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News Article

Draft microbial genomes assembled from cow rumen

Most of the genomes represent previously unsequenced strains, species

Research examining the genetic composition of the microorganisms in the rumen of cows may help improve the efficiency of food digestion by farmed ruminants, according to a study published in Nature Communications, and carried out by the University of Edinburgh’s Roslin Institute and Scotland’s Rural College in collaboration with the Rowett Institute at the University of Aberdeen.

According to the authors of the study, it is important that we understand the structure and function of the rumen microbiome as it is responsible for the extraction of energy and nutrients from the range of diets fed to farmed ruminants. The rumen environment is presently undercharacterised, containing many microbial species and strains that have not been cultured; very few rumen microbial genomes are available in the public databases.

The study describes 913 draft bacterial and archaeal genomes assembled from sequence data derived from 43 Scottish cattle, using both metagenomic binning and Hi-C-based proximity-guided assembly. According to the authors, the addition of these genomes will improve our ability to quantify the taxonomic structure of the rumen microbiome.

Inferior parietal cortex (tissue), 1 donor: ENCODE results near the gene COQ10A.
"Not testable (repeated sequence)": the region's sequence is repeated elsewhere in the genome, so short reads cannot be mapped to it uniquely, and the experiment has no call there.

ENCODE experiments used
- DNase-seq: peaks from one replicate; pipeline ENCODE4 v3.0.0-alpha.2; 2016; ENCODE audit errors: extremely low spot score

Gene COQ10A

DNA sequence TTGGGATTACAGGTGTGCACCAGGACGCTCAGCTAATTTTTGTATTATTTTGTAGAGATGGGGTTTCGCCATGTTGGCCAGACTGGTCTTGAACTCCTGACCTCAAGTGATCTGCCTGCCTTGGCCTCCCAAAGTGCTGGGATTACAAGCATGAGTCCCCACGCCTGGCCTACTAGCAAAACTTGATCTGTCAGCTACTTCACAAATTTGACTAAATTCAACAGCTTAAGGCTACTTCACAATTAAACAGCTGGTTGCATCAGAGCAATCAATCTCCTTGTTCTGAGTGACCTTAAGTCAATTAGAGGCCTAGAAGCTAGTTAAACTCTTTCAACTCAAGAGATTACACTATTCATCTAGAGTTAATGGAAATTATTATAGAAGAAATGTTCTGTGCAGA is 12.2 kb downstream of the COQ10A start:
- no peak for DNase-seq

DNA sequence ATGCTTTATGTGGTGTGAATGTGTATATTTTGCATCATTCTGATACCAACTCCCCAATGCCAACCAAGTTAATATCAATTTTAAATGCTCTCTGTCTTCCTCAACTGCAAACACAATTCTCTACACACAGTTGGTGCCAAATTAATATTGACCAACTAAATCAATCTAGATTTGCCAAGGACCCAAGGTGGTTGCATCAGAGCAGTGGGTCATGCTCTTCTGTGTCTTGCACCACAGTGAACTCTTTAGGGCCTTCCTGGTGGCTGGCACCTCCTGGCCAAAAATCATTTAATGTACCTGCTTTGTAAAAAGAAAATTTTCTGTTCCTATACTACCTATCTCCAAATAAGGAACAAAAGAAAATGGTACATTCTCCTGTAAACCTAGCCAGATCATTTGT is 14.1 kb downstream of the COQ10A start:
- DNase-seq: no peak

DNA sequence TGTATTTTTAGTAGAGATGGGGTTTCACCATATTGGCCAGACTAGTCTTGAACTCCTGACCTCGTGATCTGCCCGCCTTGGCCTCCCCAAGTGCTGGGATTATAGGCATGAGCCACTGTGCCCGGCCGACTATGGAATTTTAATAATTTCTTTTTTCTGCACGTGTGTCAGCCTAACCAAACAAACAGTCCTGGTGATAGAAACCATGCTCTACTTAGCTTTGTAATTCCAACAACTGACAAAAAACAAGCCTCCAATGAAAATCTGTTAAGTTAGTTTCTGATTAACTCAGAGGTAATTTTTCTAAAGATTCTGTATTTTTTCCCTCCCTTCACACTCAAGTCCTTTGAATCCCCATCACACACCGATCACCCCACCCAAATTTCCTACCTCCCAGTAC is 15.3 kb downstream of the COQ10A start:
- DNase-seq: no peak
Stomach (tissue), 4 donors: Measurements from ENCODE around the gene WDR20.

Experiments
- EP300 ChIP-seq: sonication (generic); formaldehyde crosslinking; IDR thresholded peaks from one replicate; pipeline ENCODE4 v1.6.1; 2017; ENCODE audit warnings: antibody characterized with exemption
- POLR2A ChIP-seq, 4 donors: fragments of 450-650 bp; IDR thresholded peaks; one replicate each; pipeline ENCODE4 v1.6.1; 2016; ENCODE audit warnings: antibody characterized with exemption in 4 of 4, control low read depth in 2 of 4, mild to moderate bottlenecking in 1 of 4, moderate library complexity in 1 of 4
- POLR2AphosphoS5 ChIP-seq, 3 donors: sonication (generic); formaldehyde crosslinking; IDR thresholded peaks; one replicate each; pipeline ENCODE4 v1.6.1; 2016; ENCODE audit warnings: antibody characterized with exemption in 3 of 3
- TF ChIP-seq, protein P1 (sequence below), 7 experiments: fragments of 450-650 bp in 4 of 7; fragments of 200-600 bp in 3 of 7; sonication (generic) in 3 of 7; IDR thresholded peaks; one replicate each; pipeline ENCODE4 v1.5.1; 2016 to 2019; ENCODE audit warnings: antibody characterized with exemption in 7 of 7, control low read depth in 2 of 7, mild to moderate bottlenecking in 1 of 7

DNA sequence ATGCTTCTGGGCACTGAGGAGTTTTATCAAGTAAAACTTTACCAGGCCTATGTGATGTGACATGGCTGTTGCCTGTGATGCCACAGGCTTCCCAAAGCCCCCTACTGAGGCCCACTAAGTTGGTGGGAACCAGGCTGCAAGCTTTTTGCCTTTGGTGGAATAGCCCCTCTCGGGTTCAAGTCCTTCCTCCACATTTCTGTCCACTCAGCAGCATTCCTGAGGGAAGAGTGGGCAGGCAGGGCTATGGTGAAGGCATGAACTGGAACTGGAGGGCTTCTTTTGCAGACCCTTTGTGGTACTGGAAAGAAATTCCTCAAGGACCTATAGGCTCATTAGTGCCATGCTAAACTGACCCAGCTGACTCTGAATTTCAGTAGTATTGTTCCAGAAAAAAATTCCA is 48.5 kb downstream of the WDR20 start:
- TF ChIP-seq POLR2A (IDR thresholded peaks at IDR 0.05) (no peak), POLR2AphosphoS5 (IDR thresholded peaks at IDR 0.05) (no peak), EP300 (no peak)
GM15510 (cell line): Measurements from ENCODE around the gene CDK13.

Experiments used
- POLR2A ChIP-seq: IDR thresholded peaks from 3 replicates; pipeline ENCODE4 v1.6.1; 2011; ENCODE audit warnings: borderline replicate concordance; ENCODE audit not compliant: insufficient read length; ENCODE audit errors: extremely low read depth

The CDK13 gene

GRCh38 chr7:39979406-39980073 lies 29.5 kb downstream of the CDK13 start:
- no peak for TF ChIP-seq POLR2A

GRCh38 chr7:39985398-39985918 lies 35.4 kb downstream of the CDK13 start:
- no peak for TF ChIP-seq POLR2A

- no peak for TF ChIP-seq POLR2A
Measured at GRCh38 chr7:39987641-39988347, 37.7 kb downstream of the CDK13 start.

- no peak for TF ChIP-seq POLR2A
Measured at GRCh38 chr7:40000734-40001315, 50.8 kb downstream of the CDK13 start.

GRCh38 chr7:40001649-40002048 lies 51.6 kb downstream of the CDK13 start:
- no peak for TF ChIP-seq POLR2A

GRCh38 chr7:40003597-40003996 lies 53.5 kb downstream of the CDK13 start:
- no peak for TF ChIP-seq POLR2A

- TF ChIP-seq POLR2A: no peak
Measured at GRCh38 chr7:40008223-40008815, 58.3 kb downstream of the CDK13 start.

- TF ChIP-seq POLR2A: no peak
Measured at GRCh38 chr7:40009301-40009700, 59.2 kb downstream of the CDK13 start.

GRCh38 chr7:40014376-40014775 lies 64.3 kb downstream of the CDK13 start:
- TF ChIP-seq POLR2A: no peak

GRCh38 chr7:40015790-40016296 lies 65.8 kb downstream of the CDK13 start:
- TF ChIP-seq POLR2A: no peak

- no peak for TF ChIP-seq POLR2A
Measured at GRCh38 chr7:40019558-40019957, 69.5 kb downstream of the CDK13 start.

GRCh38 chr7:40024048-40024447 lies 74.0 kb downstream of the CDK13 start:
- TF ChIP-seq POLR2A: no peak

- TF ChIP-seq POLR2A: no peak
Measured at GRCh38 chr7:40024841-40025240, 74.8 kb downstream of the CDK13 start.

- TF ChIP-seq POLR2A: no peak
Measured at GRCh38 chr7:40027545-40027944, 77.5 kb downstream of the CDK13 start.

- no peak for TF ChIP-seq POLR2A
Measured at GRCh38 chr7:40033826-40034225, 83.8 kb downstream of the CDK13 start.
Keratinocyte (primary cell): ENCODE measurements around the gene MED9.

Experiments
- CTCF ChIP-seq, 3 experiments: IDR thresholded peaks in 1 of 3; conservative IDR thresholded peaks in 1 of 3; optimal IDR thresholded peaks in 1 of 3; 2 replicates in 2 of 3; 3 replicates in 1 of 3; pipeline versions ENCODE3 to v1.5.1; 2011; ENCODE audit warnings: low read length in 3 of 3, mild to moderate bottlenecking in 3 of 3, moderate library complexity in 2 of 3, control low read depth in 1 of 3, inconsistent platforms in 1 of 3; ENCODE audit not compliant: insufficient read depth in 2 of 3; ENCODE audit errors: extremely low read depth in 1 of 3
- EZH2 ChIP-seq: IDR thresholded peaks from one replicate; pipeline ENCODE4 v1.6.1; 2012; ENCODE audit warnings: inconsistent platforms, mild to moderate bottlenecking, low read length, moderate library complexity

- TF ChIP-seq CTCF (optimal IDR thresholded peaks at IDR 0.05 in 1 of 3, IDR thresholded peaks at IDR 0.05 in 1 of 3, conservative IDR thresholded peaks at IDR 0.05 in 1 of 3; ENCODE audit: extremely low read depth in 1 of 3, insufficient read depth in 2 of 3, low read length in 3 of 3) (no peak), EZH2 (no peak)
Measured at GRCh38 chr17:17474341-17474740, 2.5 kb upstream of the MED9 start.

Many of the genomes encode novel enzymes involved in carbohydrate metabolism, which have potential use in the biofuels and biotechnology industries. Further examination of some of the less characterised genomes led to the identification of 31 genomes from the order Erysipelotrichales, members of which are thought to play an important role in animal physiology and disease.

The resulting dataset, according to the authors, improves the coverage of rumen microbial genomes in the public databases and is a valuable resource for biomass-degrading enzymes and studies of the rumen microbiome.

Assembly of 913 microbial genomes from metagenomic sequencing of the cow rumen. Stewart RD, Auffret MD, Warr A, Wiser AH, Press MO, Langford KW, Liachko I, Snelling TJ, Dewhurst RJ, Walker AW, Roehe R, Watson M. Nature Communications (2018) 9: Article number 870, doi:10.1038/s41467-018-03317-6 (open access)

Article details

  • Date
  • 07 March 2018
  • Source
  • University of Edinburgh
  • Subject(s)
  • Animal nutrition